Using Datat

A datat is an intuitive data table for Python, inspired by R's data frames. The module can be installed from PyPI, and development takes place on Bitbucket. Detailed module documentation is also available.

Basic use

To create a datat from scratch, give it the names of the columns you want. Each row is a dictionary.

from datat import Datat
peopledatat = Datat(["Name", "Age", "Smoker?"])

fred = {"Name": "Fred B.", "Age": 31, "Smoker?": False}

anne = {"Name": "Anne M."}  # Any missing fields will be set to None

In the interactive interpreter, you can get a preview of the first ten rows (or all of them, if there are ten or fewer) just by referring to the datat: >>> peopledatat

You can refer to rows and fields by indexing:

anne = peopledatat[1]   # Anne's dictionary, now with all fields created
fred_age = peopledatat[0]["Age"]

Or loop over the records:

for mortal in peopledatat:

for name, age, issmoker in peopledatat.tuples: # Get tuples instead of dictionaries
    print("{0} is {1} years old".format(name, age))

Alternatively, you can work with columns. The datat's .columns property behaves somewhat like a standard Python dict (although it isn't):

peopledatat.columns["Name"] # --> ['Fred B.', 'Anne M.']
for colname in peopledatat.columns:
peopledatat.columns["Smoker?"] = [False, True]  # Overwrite an existing column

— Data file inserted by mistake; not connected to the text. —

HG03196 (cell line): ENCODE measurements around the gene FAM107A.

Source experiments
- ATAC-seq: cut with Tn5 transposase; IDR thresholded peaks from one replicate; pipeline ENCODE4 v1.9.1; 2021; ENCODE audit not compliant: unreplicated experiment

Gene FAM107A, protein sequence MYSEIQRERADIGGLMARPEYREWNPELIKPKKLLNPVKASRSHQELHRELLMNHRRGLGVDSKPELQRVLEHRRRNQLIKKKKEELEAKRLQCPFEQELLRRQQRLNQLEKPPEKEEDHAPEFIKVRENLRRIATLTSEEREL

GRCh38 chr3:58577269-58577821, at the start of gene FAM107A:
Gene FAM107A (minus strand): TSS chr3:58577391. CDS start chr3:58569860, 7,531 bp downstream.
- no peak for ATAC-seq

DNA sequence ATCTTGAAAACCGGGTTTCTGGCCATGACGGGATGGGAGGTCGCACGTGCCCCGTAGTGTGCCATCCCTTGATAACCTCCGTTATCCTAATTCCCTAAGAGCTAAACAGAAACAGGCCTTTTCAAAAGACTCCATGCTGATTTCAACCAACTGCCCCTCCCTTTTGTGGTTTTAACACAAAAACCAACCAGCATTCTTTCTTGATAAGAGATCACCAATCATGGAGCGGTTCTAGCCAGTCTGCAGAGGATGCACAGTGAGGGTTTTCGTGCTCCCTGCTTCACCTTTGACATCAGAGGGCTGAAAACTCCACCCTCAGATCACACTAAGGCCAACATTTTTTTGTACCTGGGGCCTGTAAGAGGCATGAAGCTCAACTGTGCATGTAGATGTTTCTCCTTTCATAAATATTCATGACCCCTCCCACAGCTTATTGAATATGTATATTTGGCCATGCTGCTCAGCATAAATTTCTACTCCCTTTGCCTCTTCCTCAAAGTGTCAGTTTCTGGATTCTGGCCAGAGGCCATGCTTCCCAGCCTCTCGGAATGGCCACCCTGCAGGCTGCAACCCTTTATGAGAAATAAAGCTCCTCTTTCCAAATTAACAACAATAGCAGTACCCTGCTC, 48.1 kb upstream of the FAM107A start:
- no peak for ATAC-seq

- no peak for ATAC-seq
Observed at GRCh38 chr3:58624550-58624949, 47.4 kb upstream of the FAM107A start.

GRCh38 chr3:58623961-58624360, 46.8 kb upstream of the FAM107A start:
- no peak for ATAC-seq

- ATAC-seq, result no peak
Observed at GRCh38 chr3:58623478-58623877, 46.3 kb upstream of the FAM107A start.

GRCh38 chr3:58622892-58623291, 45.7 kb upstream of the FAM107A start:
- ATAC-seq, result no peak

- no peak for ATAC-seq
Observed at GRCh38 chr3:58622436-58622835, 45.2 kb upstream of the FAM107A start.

peopledatat.columns["Eye colour"] = None  # New, blank column

The .filter() method of a datat returns a new datat filtered by the conditions you specify. You can specify exact values with keywords, or put expressions in strings:

twentythreeyearolds = peopledatat.filter(Age=23)
freds = peopledatat.filter("Name.lower().startswith('fred')")

Named rows

To refer to rows by name, rather than in a sequence, use the DatatNamedRows class. This behaves like a Python dictionary, with the extra properties of a datat.

from datat import DatatNamedRows
metalsdatat = DatatNamedRows(["Melting point", "Alloy?", "Magnetic?"])
metalsdatat["Iron"] = {"Melting point": 1811, "Alloy?": False,
                        "Magnetic?": True}
metalsdatat["Bronze"] = {"Alloy?":True}
for rowname in metalsdatat:
    print(rowname, metalsdatat[rowname]["Alloy?"])

In Python 2.7/3.1 or later, or if you have the ordereddict module installed, rows will stay in the order they were added. Otherwise, the order is liable to be ignored.

CSV files

CSV (Comma Separated Value) is the standard format for transferring tables of data between programs, including spreadsheets. It's simple to load a datat from CSV, and to save back to it:

from datat import load_csv
leaftable = load_csv("leaf_measurements_211009.csv")

To load a table with row names, specify the name of the column containing row names. Each row name should be unique.

leaftable = load_csv("leaf_measurements_211009.csv", namescol="Sample code")

Converting to R

R is a powerful language for doing statistics, and producing plots of your data. Its 'data frames' inspired Datat for Python. So, it's possible to translate a datat into an R data frame using the rpy2 module (also on PyPI). You need to have that module installed to do this:

leaf_rdataframe = leaftable.translate_to_R()

This attempts to work out the type of each column (integer, float, boolean, text), and will default to text (factor) columns if there's a mixture of types within a column. Python's None will be translated to NA (which represents missing values in R).